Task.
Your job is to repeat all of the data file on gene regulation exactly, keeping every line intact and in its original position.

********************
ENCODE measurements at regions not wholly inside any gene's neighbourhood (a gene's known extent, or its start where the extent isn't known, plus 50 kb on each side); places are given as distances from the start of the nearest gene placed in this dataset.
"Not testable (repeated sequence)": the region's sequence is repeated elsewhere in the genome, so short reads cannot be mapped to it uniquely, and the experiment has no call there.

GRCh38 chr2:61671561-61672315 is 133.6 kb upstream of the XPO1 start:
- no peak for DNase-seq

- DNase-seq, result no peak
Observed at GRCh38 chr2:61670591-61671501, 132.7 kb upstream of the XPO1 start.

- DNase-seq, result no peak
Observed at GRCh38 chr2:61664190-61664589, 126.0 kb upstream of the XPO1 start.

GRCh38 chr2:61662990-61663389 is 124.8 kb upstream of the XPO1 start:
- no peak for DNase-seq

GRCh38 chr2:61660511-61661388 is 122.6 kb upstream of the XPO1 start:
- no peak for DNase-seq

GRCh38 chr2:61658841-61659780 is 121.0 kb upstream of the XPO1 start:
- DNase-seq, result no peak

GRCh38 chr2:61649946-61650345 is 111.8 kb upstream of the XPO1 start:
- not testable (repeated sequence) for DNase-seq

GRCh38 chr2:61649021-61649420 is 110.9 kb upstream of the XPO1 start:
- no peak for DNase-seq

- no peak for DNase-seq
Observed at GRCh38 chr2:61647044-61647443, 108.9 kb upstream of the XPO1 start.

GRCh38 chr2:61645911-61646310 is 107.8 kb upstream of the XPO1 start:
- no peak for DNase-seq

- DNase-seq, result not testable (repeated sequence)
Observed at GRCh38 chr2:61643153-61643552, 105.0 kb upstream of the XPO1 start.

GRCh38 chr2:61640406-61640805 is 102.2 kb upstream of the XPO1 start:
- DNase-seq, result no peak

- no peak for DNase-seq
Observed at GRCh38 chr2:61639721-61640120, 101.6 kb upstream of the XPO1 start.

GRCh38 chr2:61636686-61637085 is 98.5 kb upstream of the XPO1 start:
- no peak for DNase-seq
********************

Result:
ENCODE measurements at regions not wholly inside any gene's neighbourhood (a gene's known extent, or its start where the extent isn't known, plus 50 kb on each side); places are given as distances from the start of the nearest gene placed in this dataset.
"Not testable (repeated sequence)": the region's sequence is repeated elsewhere in the genome, so short reads cannot be mapped to it uniquely, and the experiment has no call there.

GRCh38 chr2:61671561-61672315 is 133.6 kb upstream of the XPO1 start:
- no peak for DNase-seq

- DNase-seq, result no peak
Observed at GRCh38 chr2:61670591-61671501, 132.7 kb upstream of the XPO1 start.

- DNase-seq, result no peak
Observed at GRCh38 chr2:61664190-61664589, 126.0 kb upstream of the XPO1 start.

GRCh38 chr2:61662990-61663389 is 124.8 kb upstream of the XPO1 start:
- no peak for DNase-seq

GRCh38 chr2:61660511-61661388 is 122.6 kb upstream of the XPO1 start:
- no peak for DNase-seq

GRCh38 chr2:61658841-61659780 is 121.0 kb upstream of the XPO1 start:
- DNase-seq, result no peak

GRCh38 chr2:61649946-61650345 is 111.8 kb upstream of the XPO1 start:
- not testable (repeated sequence) for DNase-seq

GRCh38 chr2:61649021-61649420 is 110.9 kb upstream of the XPO1 start:
- no peak for DNase-seq

- no peak for DNase-seq
Observed at GRCh38 chr2:61647044-61647443, 108.9 kb upstream of the XPO1 start.

GRCh38 chr2:61645911-61646310 is 107.8 kb upstream of the XPO1 start:
- no peak for DNase-seq

- DNase-seq, result not testable (repeated sequence)
Observed at GRCh38 chr2:61643153-61643552, 105.0 kb upstream of the XPO1 start.

GRCh38 chr2:61640406-61640805 is 102.2 kb upstream of the XPO1 start:
- DNase-seq, result no peak

- no peak for DNase-seq
Observed at GRCh38 chr2:61639721-61640120, 101.6 kb upstream of the XPO1 start.

GRCh38 chr2:61636686-61637085 is 98.5 kb upstream of the XPO1 start:
- no peak for DNase-seq